BY MARTY ROSS/Kansas City, Missouri, Zone 5
I have retired from competition at the local flower show, but there was a time when my annuals were unbeatable. My friend Henry Marder might dispute this, but, as I recall, I trounced him one year with a particularly deadly combination of entries: cosmos, nasturtiums, zinnias, marigolds, torenias, tithonias, lantanas, nicotianas, and cleomes. He carried the vegetable division with tomatoes, beans, peppers, bok choi, and whatnot, and shared the harvest, too. Gardeners are generous.
Annuals were the first flowers I planted as a child. I’ve had to defend my interest in them since perennials became the rage, but I’ve never outgrown them. In the heat of a midwestern summer, when temperatures soar into the 90s every day and sensible gardeners retreat to the comfort of a well-placed hammock, annuals keep a garden going.
Unpretentious, old-fashioned annuals are my favorites. The pink and white flowers of fern-leafed Cosmos bipinnatus are very pretty, of course, but my preference is for the C. sulphureus types, with their luminous, silky-petaled orange and yellow flowers on heavily branched plants. I have grown them all: the Diablo series, which received an All-America Selections award in 1974, is very nice, but I also like ‘Lemon Twist’, a splashy yellow, and the 2000 AAS award-winning Cosmic varieties (pictured), with double flowers on 12-inch plants.
Sophisticated gardeners have been known to scoff at marigolds, but perhaps they haven’t yet discovered the charming Gem series of signet marigolds (Tagetes tenuifolia). The bushy little plants have fragrant foliage and are covered with small yellow (‘Lemon Gem’) or orange (‘Tangerine Gem’) flowers. They make a fine edging by themselves, or mix gracefully with other annuals and perennials in the sun. Gem marigolds are difficult to find as bedding plants, but they are easy to grow from seed. It’s not too late to plant them.
Nasturtiums (Tropaeolum majus) will take a break from blooming in the heat of summer, but they come back into bloom late in the season, and their serene, round leaves are highly decorative from spring until frost. My favorites are the Gleam varieties (AAS winners in the 1930s), which have double flowers with long spurs and tumble gracefully down a low wall by the back stairs.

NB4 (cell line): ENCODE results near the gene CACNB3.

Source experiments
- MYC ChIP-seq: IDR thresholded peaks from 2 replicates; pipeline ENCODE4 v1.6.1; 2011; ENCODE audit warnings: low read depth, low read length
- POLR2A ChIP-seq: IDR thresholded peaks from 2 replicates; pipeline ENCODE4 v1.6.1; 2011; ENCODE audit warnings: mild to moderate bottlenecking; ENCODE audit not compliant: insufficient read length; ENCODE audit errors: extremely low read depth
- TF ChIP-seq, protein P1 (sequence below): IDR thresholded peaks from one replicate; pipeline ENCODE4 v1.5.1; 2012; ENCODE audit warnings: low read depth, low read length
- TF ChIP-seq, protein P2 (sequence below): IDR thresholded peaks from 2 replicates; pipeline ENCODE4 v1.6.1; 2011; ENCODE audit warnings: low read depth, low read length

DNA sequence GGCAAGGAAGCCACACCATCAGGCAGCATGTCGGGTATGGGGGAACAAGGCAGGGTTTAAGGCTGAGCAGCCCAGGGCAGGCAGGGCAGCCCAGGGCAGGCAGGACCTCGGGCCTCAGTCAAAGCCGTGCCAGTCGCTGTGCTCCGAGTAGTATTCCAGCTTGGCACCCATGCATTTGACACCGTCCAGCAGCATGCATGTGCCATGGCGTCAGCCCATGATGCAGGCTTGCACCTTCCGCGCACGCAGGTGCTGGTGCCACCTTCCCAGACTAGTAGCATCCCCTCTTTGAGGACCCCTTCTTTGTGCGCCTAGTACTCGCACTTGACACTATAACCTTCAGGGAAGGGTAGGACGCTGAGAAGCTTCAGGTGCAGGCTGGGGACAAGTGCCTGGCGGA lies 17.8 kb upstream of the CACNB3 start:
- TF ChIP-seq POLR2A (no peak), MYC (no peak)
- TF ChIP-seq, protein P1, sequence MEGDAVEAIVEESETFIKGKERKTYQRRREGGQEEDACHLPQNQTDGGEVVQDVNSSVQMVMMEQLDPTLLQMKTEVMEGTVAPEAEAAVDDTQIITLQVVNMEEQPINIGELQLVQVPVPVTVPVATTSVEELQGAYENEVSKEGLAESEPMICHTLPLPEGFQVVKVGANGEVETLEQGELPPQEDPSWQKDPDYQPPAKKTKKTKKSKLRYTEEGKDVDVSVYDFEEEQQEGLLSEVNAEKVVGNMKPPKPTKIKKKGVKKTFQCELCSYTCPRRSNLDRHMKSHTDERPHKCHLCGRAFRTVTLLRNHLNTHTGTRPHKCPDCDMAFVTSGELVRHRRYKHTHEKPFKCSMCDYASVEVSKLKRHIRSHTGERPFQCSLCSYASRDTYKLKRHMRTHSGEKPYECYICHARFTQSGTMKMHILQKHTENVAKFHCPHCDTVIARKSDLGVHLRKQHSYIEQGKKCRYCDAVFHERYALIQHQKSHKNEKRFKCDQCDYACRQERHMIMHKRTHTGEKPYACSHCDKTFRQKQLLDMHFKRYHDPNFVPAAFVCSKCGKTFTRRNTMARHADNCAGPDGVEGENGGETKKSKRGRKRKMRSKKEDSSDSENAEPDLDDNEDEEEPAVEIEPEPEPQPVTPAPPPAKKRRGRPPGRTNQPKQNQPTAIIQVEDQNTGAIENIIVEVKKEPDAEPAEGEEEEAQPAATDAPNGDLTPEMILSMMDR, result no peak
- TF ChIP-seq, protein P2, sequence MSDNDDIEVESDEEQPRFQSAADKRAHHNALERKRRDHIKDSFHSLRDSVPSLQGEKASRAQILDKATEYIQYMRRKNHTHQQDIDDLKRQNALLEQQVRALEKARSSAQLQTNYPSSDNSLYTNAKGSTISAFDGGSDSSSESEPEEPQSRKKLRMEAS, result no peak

My husband and I like to be in the garden when the fireflies begin to blink, and the dangling, snow-white blooms of Nicotiana sylvestris release their fragrance. We usually grow one stately plant in a pot on the patio, and park our chairs on either side of it. Last summer we also grew a sensational variegated datura (D. inoxia ‘Missouri Marble’) in a pot. The Kansas City botanist Jim Waddick discovered this plant growing among unvariegated daturas at his neighbor’s house a few years ago, and it went into production at Terra Nova Nurseries last year. The creamy marbled foliage and pale, wine-stained stems of this datura are handsome by themselves, but when the fragrant flowers open, moonlight meets its match.
Carex albula ‘Frosty Curls’
Tufts of little sedges offer subtler and more intimate pleasures than the dramatic splash of large ornamental grasses. In my garden, the finetextured, tousled tresses of Carex albula ‘Frosty Curls’ (often sold as C. comans ‘Frosty Curls’) sparkle at the edge of a bed between Hosta ‘Love Pat’ and Tricyrtis ‘Tojen’. It’s hardier than advertised, and worth a try in USDA Zone 5. Sources, page 92.
To do in the garden
Deadhead annual flowers as the blooms fade to encourage plants to produce more flowers.
Even if you’re home all summer (and not away on vacation), the garden usually looks a little wild by August. Sit back and enjoy it!
Midwestern gardeners should be eating tomatoes with both hands in July and August. Consistent moisture is the secret to a high yield of great tomatoes. Mulch plants to help retain soil moisture, and water during dry spells.
Fertilize rosebushes one last time by mid-August.
Shoot a roll of film in the garden now. The pictures will inspire you in January.